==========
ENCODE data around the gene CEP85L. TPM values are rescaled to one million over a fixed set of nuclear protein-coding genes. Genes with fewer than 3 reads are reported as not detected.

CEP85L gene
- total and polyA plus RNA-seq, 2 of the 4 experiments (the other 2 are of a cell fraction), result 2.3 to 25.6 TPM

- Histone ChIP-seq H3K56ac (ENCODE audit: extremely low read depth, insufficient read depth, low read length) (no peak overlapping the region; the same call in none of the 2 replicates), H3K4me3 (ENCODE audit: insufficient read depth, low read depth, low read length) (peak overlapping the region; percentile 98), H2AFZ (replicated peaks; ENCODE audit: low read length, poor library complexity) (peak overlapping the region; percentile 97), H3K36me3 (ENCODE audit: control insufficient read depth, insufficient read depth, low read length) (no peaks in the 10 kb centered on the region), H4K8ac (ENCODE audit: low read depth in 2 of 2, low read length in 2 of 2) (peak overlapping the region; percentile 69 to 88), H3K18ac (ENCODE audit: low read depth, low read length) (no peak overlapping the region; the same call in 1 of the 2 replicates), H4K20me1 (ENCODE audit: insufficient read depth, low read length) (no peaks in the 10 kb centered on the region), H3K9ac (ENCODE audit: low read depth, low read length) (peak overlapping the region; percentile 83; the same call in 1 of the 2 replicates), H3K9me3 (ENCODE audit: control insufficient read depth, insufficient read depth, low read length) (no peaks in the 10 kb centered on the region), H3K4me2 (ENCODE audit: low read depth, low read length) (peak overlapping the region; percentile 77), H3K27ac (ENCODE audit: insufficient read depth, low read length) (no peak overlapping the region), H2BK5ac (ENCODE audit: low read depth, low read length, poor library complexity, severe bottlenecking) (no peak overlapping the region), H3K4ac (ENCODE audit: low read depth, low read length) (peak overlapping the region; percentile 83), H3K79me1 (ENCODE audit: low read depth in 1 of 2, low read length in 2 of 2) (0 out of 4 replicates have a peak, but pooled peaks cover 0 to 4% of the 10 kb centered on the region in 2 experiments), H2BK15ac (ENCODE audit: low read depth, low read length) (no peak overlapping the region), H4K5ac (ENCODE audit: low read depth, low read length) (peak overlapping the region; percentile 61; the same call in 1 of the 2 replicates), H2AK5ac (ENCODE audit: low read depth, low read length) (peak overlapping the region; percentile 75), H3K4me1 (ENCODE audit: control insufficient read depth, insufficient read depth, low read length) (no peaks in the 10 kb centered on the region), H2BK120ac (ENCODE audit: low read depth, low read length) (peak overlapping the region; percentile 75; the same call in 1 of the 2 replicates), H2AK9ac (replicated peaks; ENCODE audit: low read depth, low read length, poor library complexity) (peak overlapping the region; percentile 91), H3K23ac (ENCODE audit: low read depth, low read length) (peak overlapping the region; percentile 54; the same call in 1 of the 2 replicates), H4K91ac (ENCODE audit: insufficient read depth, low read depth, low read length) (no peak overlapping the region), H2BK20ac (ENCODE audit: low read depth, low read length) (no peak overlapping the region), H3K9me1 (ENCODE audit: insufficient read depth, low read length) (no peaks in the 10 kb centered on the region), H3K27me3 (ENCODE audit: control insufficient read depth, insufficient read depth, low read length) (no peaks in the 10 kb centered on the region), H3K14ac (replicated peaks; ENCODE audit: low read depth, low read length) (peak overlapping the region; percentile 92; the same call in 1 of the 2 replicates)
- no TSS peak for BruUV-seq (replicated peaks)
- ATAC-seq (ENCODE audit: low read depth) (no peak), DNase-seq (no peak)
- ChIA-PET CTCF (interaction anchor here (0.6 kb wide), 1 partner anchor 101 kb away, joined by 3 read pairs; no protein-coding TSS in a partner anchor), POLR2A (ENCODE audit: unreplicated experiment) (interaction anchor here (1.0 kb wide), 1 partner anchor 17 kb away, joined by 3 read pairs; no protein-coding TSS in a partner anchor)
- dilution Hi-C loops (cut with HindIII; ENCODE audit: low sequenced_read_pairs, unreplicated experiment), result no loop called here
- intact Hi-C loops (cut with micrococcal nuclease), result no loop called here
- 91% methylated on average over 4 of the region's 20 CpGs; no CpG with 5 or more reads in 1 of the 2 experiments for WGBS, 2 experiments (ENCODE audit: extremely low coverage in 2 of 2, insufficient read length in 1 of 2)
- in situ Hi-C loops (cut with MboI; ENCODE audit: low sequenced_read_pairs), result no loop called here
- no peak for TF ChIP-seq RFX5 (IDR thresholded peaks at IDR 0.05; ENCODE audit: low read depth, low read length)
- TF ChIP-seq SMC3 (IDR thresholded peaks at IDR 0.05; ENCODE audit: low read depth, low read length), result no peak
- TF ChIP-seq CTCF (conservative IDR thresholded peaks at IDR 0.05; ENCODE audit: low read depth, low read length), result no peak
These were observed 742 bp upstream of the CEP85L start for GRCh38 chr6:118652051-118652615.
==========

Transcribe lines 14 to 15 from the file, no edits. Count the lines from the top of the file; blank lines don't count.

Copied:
- TF ChIP-seq CTCF (conservative IDR thresholded peaks at IDR 0.05; ENCODE audit: low read depth, low read length), result no peak
These were observed 742 bp upstream of the CEP85L start for GRCh38 chr6:118652051-118652615.